By contrasting the smaller body of text [the NAPLS dataset] with the larger body of text [the Reddit dataset], the unique aspects of the smaller body of text can be made more obvious and accentuated. Without such a comparison, a content analysis of a small body of text would contain information not only about what is unique to that text, but also information about what is common to other texts. Text from the social media site Reddit was used to construct a corpus reflecting the content of normal conversations.
In other words, we think, the researchers, after running their algorithms through the Reddit dataset, concluded the Reddit dataset had a higher semantic density than the NAPLS data, meaning Redditors are unlikely to be psychotic. More on that in a moment. We asked the research team to expand on this in plain English, and we've not heard back.
We note that transcripts of video-taped conversations were taken from NAPLS for the training and evaluation sets, whereas the Reddit dataset includes entirely typed-in forum messages. People express themselves online in ways they wouldn't in face-to-face encounters, we reckon, so take this comparison of the two with a pinch of salt.
Word2Vec and Vector unpacking
The team used Word2Vec, a neural network model pre-trained on the New York Times archive, to convert words in the NAPLS dataset into vector spaces. Similar words are grouped closer together, for example the word ‘queen’ is more closely associated with ‘woman’, so both words would be nearer one another in vector space compared to the word ‘man’.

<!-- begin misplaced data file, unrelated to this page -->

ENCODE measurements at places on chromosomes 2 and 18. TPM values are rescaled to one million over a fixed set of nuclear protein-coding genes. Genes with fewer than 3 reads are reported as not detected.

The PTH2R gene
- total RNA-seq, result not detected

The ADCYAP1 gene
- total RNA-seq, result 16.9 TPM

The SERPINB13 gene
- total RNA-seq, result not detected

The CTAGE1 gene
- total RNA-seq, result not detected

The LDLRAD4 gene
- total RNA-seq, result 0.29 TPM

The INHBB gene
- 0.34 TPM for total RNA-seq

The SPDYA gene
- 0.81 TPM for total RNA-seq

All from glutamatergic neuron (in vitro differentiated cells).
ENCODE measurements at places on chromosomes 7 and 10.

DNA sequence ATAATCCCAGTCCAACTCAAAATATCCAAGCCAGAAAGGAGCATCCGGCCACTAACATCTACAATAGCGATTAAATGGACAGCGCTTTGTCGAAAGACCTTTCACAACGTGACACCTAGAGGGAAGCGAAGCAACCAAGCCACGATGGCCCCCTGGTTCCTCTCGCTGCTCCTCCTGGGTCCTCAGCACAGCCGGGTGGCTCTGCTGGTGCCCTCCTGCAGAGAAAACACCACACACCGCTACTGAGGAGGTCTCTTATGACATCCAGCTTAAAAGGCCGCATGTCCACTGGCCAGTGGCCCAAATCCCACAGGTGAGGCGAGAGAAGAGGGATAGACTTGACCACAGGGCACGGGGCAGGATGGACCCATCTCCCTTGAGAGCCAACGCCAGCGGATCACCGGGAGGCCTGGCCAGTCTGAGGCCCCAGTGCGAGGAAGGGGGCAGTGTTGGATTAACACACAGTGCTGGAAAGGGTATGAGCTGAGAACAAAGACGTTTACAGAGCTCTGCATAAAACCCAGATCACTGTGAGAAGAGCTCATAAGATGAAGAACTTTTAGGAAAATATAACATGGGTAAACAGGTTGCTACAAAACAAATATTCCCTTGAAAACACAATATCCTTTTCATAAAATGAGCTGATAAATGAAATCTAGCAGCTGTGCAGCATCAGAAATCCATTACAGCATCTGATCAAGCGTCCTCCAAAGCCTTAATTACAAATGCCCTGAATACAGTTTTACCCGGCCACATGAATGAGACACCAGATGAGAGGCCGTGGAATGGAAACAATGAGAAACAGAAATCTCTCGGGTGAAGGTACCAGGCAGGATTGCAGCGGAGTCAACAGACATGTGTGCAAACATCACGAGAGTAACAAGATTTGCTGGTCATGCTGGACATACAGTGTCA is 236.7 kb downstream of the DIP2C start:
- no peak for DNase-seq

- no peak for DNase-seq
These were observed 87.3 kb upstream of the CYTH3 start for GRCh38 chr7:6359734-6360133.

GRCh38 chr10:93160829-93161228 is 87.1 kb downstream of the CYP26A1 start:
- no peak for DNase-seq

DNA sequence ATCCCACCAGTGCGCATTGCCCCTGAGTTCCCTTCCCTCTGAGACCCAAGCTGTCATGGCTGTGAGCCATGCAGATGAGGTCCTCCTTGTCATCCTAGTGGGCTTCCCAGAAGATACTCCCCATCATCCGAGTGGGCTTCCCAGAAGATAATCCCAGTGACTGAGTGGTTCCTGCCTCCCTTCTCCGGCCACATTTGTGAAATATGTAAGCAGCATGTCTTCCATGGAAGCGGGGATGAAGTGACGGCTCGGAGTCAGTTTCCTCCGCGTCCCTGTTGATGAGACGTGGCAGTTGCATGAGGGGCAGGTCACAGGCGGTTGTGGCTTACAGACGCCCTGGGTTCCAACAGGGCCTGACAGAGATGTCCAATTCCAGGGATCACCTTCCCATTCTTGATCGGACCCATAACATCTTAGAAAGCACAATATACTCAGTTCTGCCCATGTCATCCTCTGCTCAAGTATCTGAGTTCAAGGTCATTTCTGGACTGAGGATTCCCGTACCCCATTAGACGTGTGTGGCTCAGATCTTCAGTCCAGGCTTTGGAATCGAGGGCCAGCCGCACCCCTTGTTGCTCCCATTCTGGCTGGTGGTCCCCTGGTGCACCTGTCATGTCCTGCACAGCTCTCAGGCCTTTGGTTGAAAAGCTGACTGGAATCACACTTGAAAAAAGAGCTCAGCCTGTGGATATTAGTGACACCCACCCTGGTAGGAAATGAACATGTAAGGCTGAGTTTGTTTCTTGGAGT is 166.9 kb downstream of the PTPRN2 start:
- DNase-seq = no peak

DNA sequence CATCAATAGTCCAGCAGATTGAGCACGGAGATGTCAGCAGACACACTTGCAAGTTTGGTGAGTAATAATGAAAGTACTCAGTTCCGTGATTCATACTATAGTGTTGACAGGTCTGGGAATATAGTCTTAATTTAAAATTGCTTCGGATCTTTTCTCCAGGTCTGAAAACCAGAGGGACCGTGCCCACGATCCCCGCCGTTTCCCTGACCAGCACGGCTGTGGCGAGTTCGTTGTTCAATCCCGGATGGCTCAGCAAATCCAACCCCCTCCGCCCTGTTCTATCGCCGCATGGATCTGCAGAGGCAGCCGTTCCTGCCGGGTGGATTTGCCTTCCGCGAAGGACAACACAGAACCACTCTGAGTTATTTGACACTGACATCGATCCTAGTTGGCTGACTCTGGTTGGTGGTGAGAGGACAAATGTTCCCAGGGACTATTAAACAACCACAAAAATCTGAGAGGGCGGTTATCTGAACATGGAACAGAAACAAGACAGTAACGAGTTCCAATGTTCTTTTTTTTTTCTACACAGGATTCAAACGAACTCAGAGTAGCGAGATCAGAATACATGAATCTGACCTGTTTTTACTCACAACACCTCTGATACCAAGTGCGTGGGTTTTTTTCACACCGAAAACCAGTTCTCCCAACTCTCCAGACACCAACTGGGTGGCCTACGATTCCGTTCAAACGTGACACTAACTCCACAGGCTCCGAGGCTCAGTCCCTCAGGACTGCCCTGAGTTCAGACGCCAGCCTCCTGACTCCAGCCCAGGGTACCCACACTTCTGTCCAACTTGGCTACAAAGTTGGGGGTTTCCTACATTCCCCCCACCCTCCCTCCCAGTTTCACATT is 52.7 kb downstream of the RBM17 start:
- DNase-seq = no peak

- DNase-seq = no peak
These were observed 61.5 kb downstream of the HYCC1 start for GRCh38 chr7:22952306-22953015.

Next, the software used a technique known as vector unpacking to determine the meaning of a given sentence uttered by a person, from the words used in that sentence. The algorithms showed that people at risk of psychosis often use a lot of words to talk about random ideas that don’t have a clear meaning, something the researchers describe as “low semantic density.” High semantic density therefore indicates someone is speaking coherently about a subject.
“The sentence ‘Sometimes things are things’ was used as an example of a sentence with low semantic density and the sentence ‘View the latest news’ was used as an example of a sentence with high semantic density,” the paper stated. They also are more likely to talk about voices and sounds, too.
For the ten NAPLS participants used to test the final model, half of them did not go on to develop schizophrenia, while the other half did develop the disorder later on in life. The model was 90 per cent accurate at predicting who was more likely to enter a psychotic state based on their speech patterns alone. Low semantic density meant they were likely to develop psychosis.
Rezaii hoped that the model could help psychologists diagnose and treat mental illnesses more objectively. "In the clinical realm, we often lack precision. We need more quantified, objective ways to measure subtle variables, such as those hidden within language usage."
"If we can identify individuals who are at risk earlier and use preventive interventions, we might be able to reverse the deficits," Elaine Walker, coauthor of the paper and a psychology professor at Emory University, concluded. "There is good data showing that treatments like cognitive-behavioral therapy can delay onset, and perhaps even reduce the occurrence of psychosis." ®